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Bible Grammar, Free and Paid Bible Resources,and More

 Greek Verb Tenses, Voices, and Moods

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The present tense represents a simple statement of fact or reality viewed as occurring in actual time.  In most cases this corresponds directly with the English present tense.

Some phrases which might be rendered as past tense in English will often occur in the present tense in Greek.  These are termed “historical presents,” and such occurrences dramatize the event described as if the reader were there watching the event occur.  Some English translations render such historical presents in the English past tense, while others permit the tense to remain in the present.


The imperfect tense generally represents continual or repeated action in the past. Where the present tense might indicate “they are asking,” the imperfect would indicate “they kept on asking.”


The aorist tense is characterized by its emphasis on punctiliar action; that is, the concept of the verb is considered without regard for past, present, or future time.  There is no direct or clear English equivalent for this tense, though it is generally rendered as a simple past tense in most translations.


The perfect tense in Greek corresponds to the perfect tense in English, and describes an action which is viewed as having been completed in the past, once and for all, not needing to be repeated. Though it is an action completed in the past its impact or results are continuing in the present.


The active voice represents the subject as the doer or performer of the action.  e.g., in the sentence, “The boy hit the ball,” the boy performs the action.


The middle voice indicates the subject performing an action upon himself (reflexive action) or for his own benefit.  E.g., “The boy groomed himself.”  Many verbs which occur only in middle voice forms are translated in English as having an active sense; these are called “deponent” verbs, and do not comply with the normal requirements for the middle voice.


The passive voice represents the subject as being the recipient of the action.  E.g., in the sentence, “The boy was hit by the ball,” the boy receives the action.


The indicative mood is a simple statement of fact.  If an action really occurs or has occurred or will occur, it will be rendered in the indicative mood.


The subjunctive mood is the mood of possibility and potentiality.  The action described may or may not occur, depending upon circumstances.  Conditional sentences of the third class (“ean” + the subjunctive) are all of this type, as well as many commands following conditional purpose clauses, such as those beginning with “hina.”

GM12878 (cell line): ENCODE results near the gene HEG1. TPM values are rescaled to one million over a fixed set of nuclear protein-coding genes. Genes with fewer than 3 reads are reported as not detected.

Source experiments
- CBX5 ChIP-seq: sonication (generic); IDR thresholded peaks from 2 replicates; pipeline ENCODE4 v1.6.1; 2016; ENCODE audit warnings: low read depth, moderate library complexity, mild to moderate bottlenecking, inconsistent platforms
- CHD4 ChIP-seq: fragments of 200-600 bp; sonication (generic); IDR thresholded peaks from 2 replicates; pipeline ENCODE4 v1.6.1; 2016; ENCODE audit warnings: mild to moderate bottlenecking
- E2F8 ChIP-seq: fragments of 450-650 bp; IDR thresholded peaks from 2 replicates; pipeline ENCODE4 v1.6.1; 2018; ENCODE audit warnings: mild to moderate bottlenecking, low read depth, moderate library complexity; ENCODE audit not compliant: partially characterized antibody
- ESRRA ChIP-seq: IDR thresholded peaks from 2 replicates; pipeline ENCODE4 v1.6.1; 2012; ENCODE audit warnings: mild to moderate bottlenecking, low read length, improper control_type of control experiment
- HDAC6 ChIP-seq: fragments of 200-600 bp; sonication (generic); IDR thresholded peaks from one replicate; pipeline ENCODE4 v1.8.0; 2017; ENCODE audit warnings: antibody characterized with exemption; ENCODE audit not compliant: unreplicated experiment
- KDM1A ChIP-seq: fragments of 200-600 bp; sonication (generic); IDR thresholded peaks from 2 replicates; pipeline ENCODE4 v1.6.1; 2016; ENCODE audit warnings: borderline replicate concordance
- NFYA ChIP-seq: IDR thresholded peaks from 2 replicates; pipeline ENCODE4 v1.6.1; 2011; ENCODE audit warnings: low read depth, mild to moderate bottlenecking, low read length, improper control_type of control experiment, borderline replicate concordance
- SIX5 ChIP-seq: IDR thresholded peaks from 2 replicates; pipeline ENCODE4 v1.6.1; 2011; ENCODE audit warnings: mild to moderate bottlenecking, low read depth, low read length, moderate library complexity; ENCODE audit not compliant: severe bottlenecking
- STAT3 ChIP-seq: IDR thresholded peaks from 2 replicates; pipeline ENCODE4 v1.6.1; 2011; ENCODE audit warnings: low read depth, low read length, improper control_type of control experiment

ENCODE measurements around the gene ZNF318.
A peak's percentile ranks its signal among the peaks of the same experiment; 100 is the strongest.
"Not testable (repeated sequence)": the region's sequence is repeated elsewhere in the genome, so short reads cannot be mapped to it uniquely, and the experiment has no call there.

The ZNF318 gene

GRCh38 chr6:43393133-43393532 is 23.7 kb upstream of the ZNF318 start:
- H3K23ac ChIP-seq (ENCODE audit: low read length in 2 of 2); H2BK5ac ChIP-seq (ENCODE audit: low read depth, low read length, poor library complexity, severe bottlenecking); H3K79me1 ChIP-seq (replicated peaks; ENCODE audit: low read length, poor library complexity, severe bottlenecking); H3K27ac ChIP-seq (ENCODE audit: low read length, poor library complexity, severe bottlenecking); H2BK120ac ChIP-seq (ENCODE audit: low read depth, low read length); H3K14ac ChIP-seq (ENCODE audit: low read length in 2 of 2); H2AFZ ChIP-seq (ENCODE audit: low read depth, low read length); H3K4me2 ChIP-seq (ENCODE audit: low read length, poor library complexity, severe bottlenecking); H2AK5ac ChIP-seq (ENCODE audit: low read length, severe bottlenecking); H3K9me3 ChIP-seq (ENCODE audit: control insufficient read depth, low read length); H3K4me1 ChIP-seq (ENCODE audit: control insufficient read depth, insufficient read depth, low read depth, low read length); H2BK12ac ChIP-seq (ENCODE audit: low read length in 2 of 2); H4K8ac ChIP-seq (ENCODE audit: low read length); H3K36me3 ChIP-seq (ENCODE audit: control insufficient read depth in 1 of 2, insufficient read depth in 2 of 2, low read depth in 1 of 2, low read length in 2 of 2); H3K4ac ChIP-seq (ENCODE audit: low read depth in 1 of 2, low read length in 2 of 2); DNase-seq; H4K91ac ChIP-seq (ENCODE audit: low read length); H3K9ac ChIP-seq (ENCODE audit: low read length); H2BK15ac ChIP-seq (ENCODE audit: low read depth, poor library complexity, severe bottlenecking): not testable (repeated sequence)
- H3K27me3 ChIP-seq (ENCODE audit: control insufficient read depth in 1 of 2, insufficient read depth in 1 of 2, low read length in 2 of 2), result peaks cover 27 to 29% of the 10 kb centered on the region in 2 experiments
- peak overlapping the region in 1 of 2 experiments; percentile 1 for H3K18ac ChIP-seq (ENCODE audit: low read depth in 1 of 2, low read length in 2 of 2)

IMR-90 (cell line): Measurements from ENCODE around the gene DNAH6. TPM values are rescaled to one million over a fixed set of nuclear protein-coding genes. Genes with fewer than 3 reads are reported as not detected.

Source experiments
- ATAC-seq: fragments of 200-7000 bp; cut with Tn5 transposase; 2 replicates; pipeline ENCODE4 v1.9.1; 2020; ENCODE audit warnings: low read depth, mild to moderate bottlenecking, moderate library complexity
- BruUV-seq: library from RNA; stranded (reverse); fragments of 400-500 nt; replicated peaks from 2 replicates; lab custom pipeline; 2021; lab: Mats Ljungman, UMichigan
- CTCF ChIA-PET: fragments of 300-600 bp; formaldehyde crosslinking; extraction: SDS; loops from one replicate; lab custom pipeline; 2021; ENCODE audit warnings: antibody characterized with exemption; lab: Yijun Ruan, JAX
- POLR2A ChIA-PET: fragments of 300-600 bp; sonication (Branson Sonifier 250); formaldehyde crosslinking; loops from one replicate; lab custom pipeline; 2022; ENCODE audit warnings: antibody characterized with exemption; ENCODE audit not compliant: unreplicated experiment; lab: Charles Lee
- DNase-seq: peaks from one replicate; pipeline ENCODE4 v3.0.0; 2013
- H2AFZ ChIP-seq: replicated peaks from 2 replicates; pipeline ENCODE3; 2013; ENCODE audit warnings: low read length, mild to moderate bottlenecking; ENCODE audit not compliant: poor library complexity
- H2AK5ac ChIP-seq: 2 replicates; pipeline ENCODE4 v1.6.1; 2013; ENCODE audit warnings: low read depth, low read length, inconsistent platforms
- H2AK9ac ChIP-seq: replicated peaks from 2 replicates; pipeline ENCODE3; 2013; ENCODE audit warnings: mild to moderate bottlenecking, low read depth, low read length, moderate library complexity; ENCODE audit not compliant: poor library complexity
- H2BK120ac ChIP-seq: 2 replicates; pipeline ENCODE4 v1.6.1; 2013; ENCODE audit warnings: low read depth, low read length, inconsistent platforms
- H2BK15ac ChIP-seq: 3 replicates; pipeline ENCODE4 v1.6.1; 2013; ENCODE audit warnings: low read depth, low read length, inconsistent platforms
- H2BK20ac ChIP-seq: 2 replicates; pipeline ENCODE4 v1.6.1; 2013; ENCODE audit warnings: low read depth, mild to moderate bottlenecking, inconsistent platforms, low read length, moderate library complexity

The imperative mood corresponds to the English imperative, and expresses a command to the hearer to perform a certain action by the order and authority of the one commanding.  Thus, Jesus’ phrase, “Repent ye, and believe the gospel” #Mr 1:15 is not at all an “invitation,” but an absolute command requiring full obedience on the part of all hearers.


The Greek infinitive mood in most cases corresponds to the English infinitive, which is basically the verb with “to” prefixed, as “to believe.”

Like the English infinitive, the Greek infinitive can be used like a noun phrase (“It is better to live than to die”), as well as to reflect purpose or result (“This was done to fulfil what the prophet said”).


The Greek participle corresponds for the most part to the English participle, reflecting “- ing” or “- ed” being suffixed to the basic verb form. The participle can be used either like a verb or a noun or an adjective, as in English, and thus is often termed a “verbal noun.”



Hiphil usually expresses the “causative” action of Qal

Qal                Hiphil

he ate             he caused to eat, he fed

he came            he caused to come, he brought

he reigned         he made king, he crowned


This form primarily expresses a “reflexive” action of Qal or Piel

Qal                Hithpael

he wore            he dressed himself

he washed         he washed himself

he fell             he flung himself, he fell upon, he attacked

he sold            he sold himself, he devoted himself



This is a passive form of the Hithpael, indicating a passive intensive reflexive receiving of action upon the subject.  It thus combines the features of both the Hithpael and the Hophal.


Niphal is the “passive” of Qal

Qal                    Niphal

he saw                 he was seen, he appeared

he saw the angel       the angel was seen

he sent                he was sent

he created             it was created


Piel usually expresses an “intensive” or “intentional” action.

Qal                  Piel

he broke             he broke to pieces, he smashed

he sent              he sent away, he expelled


Pual is the “passive” of Piel

Piel            Pual

he smashed      it was smashed

he told         it was told


Qal is the most frequently used verb pattern. It expresses the “simple” or “causal” action of the root in the active voice.


he sat, he ate, he went, he said, he rose, he bought

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Scripture 4 all is a superb Hebrew and Greek Interlinear, and it’s free.  a technical Greek word search engine The Christian Ethereal library. The best of the best Christian writers all in one place.

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